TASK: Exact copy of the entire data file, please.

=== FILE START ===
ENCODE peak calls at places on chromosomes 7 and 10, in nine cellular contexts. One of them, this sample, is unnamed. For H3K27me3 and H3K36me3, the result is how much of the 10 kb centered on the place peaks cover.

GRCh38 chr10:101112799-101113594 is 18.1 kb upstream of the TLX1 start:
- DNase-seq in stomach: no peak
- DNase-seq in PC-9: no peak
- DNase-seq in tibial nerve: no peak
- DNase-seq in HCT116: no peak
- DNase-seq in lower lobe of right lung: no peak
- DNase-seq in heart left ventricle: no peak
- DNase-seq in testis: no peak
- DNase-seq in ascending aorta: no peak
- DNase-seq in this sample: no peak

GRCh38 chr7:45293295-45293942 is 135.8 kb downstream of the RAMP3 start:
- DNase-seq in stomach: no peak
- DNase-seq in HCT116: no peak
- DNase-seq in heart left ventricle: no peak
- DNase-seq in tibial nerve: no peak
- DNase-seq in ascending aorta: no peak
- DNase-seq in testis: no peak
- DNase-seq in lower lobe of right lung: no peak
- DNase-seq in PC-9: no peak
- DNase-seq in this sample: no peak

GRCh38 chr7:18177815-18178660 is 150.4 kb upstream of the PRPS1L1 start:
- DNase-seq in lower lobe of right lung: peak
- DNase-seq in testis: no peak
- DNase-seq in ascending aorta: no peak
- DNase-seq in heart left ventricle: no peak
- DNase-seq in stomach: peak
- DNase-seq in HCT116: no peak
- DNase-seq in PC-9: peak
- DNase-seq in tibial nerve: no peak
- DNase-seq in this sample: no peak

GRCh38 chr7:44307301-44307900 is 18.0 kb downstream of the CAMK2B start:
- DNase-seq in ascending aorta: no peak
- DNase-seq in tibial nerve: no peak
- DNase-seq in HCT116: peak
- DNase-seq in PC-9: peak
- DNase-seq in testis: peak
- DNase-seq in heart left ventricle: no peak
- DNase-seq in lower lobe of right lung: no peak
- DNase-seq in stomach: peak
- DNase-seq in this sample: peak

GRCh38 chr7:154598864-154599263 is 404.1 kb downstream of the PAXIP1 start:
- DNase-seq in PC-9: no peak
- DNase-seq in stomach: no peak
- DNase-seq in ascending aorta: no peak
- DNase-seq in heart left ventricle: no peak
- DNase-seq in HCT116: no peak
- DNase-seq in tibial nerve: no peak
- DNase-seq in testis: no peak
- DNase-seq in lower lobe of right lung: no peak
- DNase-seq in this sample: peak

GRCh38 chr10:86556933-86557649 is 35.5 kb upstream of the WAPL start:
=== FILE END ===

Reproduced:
ENCODE peak calls at places on chromosomes 7 and 10, in nine cellular contexts. One of them, this sample, is unnamed. For H3K27me3 and H3K36me3, the result is how much of the 10 kb centered on the place peaks cover.

GRCh38 chr10:101112799-101113594 is 18.1 kb upstream of the TLX1 start:
- DNase-seq in stomach: no peak
- DNase-seq in PC-9: no peak
- DNase-seq in tibial nerve: no peak
- DNase-seq in HCT116: no peak
- DNase-seq in lower lobe of right lung: no peak
- DNase-seq in heart left ventricle: no peak
- DNase-seq in testis: no peak
- DNase-seq in ascending aorta: no peak
- DNase-seq in this sample: no peak

GRCh38 chr7:45293295-45293942 is 135.8 kb downstream of the RAMP3 start:
- DNase-seq in stomach: no peak
- DNase-seq in HCT116: no peak
- DNase-seq in heart left ventricle: no peak
- DNase-seq in tibial nerve: no peak
- DNase-seq in ascending aorta: no peak
- DNase-seq in testis: no peak
- DNase-seq in lower lobe of right lung: no peak
- DNase-seq in PC-9: no peak
- DNase-seq in this sample: no peak

GRCh38 chr7:18177815-18178660 is 150.4 kb upstream of the PRPS1L1 start:
- DNase-seq in lower lobe of right lung: peak
- DNase-seq in testis: no peak
- DNase-seq in ascending aorta: no peak
- DNase-seq in heart left ventricle: no peak
- DNase-seq in stomach: peak
- DNase-seq in HCT116: no peak
- DNase-seq in PC-9: peak
- DNase-seq in tibial nerve: no peak
- DNase-seq in this sample: no peak

GRCh38 chr7:44307301-44307900 is 18.0 kb downstream of the CAMK2B start:
- DNase-seq in ascending aorta: no peak
- DNase-seq in tibial nerve: no peak
- DNase-seq in HCT116: peak
- DNase-seq in PC-9: peak
- DNase-seq in testis: peak
- DNase-seq in heart left ventricle: no peak
- DNase-seq in lower lobe of right lung: no peak
- DNase-seq in stomach: peak
- DNase-seq in this sample: peak

GRCh38 chr7:154598864-154599263 is 404.1 kb downstream of the PAXIP1 start:
- DNase-seq in PC-9: no peak
- DNase-seq in stomach: no peak
- DNase-seq in ascending aorta: no peak
- DNase-seq in heart left ventricle: no peak
- DNase-seq in HCT116: no peak
- DNase-seq in tibial nerve: no peak
- DNase-seq in testis: no peak
- DNase-seq in lower lobe of right lung: no peak
- DNase-seq in this sample: peak

GRCh38 chr10:86556933-86557649 is 35.5 kb upstream of the WAPL start: